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saggar firing in a wood stove?

updated thu 17 aug 00


Candice Roeder on wed 16 aug 00

Sorry about those neighbors!

I do pit firing on a regular basis and wouldn't care have those fumes in
my house.
I wouldn't recommend using copper and salt and that kind of thing
indoors, and it generally takes chemicals + heat to get color. I've
done the paper bag saggar (to about cone 010 in a kiln) and don't know
how that would work, but again, for color you'd need the chemicals.

If you left little pieces in the ashes for days, I'm guessing they would
turn out all black. If that's what you want, then try it.

I know of someone who fires small things (tiles and small figures) in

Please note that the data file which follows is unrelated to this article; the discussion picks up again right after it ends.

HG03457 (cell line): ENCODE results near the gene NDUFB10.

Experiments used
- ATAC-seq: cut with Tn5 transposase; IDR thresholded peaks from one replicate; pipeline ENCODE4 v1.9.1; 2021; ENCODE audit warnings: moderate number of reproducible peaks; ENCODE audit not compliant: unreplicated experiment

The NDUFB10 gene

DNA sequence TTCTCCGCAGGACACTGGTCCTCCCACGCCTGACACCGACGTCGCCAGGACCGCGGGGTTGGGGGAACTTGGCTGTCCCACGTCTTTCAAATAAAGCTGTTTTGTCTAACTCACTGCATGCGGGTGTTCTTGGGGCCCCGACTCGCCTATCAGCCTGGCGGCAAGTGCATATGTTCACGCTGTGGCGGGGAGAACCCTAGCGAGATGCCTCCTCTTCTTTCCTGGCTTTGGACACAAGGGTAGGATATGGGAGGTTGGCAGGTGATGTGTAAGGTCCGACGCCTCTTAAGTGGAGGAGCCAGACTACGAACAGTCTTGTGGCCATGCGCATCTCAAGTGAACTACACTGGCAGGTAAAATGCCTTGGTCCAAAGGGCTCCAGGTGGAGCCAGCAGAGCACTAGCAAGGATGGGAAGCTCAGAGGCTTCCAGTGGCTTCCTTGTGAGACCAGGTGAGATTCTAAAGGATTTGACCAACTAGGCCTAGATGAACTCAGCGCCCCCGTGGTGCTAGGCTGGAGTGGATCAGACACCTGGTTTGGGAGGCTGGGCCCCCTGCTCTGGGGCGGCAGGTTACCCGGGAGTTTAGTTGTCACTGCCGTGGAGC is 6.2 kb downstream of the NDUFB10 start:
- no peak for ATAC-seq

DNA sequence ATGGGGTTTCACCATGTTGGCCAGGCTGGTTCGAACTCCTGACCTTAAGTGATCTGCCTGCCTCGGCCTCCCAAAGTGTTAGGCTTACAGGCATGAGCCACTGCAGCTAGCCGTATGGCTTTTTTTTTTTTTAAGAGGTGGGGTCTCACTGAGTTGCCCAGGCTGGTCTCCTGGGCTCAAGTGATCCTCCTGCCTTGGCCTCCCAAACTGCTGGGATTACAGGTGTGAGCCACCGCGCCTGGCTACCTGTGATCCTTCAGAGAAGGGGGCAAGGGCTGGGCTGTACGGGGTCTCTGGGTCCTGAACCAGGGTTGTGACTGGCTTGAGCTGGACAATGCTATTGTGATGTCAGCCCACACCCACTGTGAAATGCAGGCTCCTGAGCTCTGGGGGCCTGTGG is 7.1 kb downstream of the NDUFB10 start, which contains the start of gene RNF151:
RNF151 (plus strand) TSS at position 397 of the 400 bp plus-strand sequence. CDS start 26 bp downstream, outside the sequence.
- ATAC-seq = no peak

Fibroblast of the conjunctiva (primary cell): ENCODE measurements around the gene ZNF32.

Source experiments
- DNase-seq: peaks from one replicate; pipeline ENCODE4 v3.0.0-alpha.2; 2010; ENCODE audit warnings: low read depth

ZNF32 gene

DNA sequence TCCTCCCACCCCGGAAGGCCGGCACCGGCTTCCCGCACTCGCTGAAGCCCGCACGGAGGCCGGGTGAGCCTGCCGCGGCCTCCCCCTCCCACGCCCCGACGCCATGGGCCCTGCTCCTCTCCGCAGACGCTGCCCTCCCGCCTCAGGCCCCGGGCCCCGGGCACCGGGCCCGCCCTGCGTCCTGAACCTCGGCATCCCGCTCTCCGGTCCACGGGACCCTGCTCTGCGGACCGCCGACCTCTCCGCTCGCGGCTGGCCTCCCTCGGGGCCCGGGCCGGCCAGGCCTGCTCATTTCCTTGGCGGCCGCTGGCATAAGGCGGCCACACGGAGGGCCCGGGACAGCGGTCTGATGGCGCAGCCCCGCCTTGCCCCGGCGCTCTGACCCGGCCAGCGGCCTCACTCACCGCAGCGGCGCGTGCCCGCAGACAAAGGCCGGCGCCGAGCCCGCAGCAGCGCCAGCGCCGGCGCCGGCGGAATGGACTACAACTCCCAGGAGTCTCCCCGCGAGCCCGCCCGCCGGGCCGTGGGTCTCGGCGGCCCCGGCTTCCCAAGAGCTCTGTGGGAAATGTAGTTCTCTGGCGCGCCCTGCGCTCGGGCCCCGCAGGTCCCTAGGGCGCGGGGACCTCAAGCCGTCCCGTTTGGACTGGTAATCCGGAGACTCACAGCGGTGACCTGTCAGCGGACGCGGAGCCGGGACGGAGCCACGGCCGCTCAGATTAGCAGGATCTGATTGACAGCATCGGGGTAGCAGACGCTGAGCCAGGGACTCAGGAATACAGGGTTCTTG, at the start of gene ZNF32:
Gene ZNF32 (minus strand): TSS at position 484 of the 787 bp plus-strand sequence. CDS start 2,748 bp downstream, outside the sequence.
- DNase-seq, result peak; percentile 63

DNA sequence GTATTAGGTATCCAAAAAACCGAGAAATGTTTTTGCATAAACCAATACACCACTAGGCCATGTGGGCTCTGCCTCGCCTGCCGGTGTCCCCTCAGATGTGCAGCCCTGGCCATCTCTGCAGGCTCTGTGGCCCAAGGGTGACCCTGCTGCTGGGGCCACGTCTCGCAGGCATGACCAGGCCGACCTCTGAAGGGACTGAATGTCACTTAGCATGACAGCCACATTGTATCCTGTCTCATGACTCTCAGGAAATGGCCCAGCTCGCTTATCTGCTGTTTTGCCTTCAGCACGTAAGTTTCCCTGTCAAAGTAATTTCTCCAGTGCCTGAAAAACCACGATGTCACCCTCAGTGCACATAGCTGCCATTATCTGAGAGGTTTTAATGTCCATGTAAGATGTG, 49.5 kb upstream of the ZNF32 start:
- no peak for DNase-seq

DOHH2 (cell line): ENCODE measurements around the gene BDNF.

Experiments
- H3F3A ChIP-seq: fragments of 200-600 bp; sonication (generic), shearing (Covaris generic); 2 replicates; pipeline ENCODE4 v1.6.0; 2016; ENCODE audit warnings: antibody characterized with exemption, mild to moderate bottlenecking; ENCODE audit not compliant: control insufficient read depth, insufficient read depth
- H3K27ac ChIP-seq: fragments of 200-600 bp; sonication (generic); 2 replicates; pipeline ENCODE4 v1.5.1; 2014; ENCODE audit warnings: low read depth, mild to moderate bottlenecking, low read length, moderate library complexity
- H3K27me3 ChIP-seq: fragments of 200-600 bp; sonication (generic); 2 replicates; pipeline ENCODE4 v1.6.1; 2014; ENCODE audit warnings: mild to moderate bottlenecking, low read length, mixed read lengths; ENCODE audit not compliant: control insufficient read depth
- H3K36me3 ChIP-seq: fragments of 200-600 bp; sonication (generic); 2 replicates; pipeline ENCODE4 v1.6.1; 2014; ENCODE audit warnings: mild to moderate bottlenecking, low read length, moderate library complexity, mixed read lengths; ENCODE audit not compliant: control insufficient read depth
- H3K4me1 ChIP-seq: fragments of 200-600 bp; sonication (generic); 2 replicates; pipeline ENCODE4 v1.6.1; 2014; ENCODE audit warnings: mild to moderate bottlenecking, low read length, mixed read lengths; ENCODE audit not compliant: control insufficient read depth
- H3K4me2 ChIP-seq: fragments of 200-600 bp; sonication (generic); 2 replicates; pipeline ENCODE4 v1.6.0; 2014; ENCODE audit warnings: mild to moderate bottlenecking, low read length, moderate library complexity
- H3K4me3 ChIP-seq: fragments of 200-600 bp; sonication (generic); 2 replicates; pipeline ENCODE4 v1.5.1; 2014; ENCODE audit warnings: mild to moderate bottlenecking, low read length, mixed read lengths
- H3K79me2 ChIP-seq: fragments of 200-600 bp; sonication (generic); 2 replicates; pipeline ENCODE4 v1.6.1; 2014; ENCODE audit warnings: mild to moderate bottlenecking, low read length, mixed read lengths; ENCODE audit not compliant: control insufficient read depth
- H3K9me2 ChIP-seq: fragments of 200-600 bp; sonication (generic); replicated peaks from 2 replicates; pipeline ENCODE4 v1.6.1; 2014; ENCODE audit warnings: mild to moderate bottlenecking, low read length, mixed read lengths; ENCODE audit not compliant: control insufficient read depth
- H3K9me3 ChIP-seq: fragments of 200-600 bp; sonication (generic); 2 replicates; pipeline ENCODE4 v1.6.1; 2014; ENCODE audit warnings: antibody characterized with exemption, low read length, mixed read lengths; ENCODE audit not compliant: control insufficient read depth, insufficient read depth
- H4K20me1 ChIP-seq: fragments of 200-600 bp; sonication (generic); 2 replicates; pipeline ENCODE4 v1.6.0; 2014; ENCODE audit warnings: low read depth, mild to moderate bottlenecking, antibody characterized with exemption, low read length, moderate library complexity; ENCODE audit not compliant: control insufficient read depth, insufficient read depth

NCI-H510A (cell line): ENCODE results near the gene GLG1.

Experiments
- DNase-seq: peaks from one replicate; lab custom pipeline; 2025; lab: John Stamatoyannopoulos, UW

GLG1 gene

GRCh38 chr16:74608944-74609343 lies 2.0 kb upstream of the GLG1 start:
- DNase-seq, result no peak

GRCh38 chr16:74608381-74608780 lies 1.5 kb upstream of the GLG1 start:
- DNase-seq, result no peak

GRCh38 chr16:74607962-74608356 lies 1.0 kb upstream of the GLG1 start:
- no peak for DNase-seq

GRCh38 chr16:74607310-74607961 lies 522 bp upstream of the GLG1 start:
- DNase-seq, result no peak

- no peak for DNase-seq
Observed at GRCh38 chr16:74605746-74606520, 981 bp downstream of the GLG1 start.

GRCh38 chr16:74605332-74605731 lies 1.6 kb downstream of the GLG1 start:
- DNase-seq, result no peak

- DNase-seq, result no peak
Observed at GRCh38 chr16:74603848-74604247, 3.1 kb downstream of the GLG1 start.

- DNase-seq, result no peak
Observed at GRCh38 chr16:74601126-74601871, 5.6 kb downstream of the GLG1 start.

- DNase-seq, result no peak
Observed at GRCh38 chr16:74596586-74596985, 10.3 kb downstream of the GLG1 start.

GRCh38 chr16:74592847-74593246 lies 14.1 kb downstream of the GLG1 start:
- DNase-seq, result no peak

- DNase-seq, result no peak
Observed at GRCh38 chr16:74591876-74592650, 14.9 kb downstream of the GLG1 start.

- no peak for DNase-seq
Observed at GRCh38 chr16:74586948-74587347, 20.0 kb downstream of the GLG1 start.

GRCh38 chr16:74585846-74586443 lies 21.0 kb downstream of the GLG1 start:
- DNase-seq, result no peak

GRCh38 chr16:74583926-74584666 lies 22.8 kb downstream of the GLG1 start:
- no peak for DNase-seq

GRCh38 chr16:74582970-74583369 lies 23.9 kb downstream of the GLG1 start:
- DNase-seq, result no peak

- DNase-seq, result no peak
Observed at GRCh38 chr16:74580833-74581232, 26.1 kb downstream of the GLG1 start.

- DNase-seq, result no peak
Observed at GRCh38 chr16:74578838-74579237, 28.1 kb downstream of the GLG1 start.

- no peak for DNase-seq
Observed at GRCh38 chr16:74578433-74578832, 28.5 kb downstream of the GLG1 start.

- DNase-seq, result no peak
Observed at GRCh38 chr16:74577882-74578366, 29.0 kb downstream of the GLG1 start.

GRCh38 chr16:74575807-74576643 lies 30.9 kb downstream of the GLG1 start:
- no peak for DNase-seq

sawdust in an old electric frying pan. (She does this outside, and
electricity is not involved) Her pieces have color (underglazes and
stains) prior to firing and this gives her a nice smoked, aged,
interesting surface to them. The smoked areas don't overwhelm the
pieces. She doesn't use much sawdust at all, it is coarse and just
covers the pieces. Maybe this could be done with a container within the
stove, igniting the sawdust, closing the door and letting is smolder.
Question is, will you have smoke from smoldering sawdust in your house,
or will all the smoke go up the chimney?

Best of luck,